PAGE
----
The symptoms of Egypt’s heavy reliance on fossil fuels as its main source of energy are starting to surface and are being felt nation-wide. On the operational level, production is falling short of demand causing long queues at gas stations, power cuts are rampant nationwide in the winter as much as in the summer and fuel shortages — especially in diesel oil — have crippled industrial production.

Moreover, the energy subsidy bill is exacerbating the budget deficit and limiting the state’s resources. As the country moves into a post-revolution economy, decisions must be made on how Egypt will fuel its future: Should the country pour investments into infrastructure that further promotes a fossil fuel-based economy, or is it time for new and innovative energy solutions that are geared toward sustainability?

“It is really simple why you would use renewable energy in Egypt,” says Adam Berry, cofounder of ICE Cairo. “It’s a no-brainer to switch to something that doesn’t require a dependence on a scarce resource such as diesel fuel. You are not going to have any sun shortages in Egypt anytime soon,” he says.

ICE Cairo, which stands for innovation, collaboration and entrepreneurship, is an initiative that aims to provide a space for collaboration in promoting sustainable economic development. The way it works is that a challenge facing a community is identified and then solutions that create green jobs are proposed and pre-incubated.

“The way the process works at ICE Cairo is a need is identified, people who want to solve it get together, experts come in to make a prototype solution, test it, develop it and then build a business model around it,” Berry explains.

Solar solutions

One of the needs that were identified by the ICE community is the demand for sustainable energy solutions in communities that harbor ecotourism in Egypt. Finding diesel fuel in coastal areas like Marsa Allam and the Sinai is becoming extremely difficult and poses a challenge to tourism establishments. Add to that Egypt’s hotel policy that is shifting towards more sustainability by 2015 and an opportunity to promote off-grid renewable energy is born.

“When we were in one of the camps at Marsa Allam recently the diesel generator burnt down. The owner was faced with the choice of [investing] in a new one that costs over LE 60,000 or switch to renewable,” says Berry.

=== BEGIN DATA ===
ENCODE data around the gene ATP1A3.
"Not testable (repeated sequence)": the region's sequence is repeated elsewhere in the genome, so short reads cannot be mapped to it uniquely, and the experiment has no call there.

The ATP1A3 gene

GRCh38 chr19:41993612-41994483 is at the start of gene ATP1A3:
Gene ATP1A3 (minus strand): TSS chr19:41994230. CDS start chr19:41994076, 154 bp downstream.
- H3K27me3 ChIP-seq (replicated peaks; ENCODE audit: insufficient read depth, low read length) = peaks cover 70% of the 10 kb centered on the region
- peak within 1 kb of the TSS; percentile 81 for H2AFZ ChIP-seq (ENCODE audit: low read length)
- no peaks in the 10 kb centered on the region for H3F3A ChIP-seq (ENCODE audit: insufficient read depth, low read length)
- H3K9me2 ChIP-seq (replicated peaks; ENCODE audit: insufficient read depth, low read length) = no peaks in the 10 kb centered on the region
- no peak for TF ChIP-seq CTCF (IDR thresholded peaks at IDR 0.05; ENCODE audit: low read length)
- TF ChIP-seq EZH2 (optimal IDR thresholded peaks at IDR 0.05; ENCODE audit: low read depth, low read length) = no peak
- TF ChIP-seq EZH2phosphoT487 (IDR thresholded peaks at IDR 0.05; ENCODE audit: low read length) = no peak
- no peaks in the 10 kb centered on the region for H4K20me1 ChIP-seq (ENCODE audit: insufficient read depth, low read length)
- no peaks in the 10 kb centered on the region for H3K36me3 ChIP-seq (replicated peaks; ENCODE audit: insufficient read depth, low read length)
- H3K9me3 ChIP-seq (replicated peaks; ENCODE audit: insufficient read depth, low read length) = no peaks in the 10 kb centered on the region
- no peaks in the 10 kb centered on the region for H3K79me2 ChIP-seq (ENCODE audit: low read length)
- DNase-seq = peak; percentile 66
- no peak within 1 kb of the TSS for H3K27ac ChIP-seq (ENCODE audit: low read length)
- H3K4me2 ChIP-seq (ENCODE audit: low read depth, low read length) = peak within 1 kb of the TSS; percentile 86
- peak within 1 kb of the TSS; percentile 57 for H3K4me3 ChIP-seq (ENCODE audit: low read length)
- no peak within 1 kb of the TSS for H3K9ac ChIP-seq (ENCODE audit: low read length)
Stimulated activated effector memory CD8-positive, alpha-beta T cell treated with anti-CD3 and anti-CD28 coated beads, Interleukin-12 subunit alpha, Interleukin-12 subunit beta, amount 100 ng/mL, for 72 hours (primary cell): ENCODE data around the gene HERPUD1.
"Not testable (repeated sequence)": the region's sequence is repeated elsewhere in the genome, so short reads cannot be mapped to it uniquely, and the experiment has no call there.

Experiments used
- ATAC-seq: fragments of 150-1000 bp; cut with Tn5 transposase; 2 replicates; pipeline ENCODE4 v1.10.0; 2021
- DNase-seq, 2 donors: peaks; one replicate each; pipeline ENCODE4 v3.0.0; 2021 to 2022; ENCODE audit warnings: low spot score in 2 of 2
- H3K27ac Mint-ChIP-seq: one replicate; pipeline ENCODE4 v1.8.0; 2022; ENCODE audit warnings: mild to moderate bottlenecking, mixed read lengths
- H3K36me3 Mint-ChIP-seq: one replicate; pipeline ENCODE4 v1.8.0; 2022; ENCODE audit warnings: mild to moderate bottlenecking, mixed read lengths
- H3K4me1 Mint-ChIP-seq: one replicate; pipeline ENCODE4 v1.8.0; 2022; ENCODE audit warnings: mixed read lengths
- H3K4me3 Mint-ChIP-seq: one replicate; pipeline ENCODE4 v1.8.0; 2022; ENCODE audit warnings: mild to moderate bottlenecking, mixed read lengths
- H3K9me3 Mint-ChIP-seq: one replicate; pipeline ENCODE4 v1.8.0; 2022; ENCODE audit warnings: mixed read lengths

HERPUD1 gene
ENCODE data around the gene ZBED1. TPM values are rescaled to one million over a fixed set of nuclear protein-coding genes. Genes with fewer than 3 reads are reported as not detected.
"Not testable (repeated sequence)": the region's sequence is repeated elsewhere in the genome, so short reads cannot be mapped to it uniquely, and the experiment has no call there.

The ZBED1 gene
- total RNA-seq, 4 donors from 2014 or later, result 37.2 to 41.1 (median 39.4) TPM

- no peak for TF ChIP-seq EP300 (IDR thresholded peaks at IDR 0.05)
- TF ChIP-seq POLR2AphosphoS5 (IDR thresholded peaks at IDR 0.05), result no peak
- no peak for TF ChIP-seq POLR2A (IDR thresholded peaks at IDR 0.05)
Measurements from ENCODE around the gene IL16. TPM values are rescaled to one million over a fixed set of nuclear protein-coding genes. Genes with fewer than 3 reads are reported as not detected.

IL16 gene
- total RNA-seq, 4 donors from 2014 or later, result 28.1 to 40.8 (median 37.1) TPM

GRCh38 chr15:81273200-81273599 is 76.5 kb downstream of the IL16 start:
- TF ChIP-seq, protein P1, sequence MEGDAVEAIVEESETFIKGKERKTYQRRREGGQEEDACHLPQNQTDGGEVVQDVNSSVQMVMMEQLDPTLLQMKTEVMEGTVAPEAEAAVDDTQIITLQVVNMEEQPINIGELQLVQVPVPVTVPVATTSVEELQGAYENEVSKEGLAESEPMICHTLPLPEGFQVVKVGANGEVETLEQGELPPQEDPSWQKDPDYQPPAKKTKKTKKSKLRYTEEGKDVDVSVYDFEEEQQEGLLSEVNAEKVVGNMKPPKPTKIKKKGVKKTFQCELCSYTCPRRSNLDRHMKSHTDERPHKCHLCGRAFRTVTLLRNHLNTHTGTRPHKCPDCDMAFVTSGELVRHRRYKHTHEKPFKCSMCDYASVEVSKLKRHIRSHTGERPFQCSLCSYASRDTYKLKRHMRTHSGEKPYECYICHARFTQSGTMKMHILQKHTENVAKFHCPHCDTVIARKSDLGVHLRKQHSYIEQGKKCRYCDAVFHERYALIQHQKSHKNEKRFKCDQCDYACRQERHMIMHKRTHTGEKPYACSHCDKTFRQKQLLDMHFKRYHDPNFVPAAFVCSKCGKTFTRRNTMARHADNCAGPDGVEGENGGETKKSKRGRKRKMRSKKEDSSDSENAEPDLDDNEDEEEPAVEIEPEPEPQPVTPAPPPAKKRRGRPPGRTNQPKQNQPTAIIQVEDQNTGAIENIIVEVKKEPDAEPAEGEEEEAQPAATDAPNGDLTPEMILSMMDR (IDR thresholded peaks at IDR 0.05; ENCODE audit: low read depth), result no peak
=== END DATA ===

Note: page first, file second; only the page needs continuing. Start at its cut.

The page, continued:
The energy requirements for any tourist camp can be divided into lighting, heating water, cooking and other miscellaneous uses like music and charging phones. The ICE Cairo community gathered experts in the renewable energy field and came up with three prototype products that can help substitute the need for diesel powered generators: a solar lighting unit, a solar water heater and a solar still which purifies water.

“The technology is really simple; for example, the solar lighting unit only needs a panel, a battery and an LED light all of which can be assembled here and would cost less than LE 600 per unit. The solar water heater is an even simpler affair; a box with an input for cold water at the bottom that would run through copper pipes inside the box [exposed to the sun’s heat] and an output of hot water that is connected to a tank at the top, which can also be assembled here and would cost around LE 600,” Berry explains.

For the camp owner, a simple mathematical calculation reveals that investing the LE 60,000 that it costs to buy the new generator in these innovative units instead, would actually be more economical. This is not to mention the priceless value of no longer being at the mercy of diesel fuel’s availability.

The ICE Cairo initiative goes beyond just solving the camp’s energy problems but also aims to create green jobs in the process by involving the surrounding community. “Our aim is to set up a training center in Marsa Allam where the locals would learn how to assemble, install and maintain the units. That way we are creating three green jobs, helping the camps transition to more sustainable practices and stopping the use of very noisy and polluting diesel generators,” says Berry.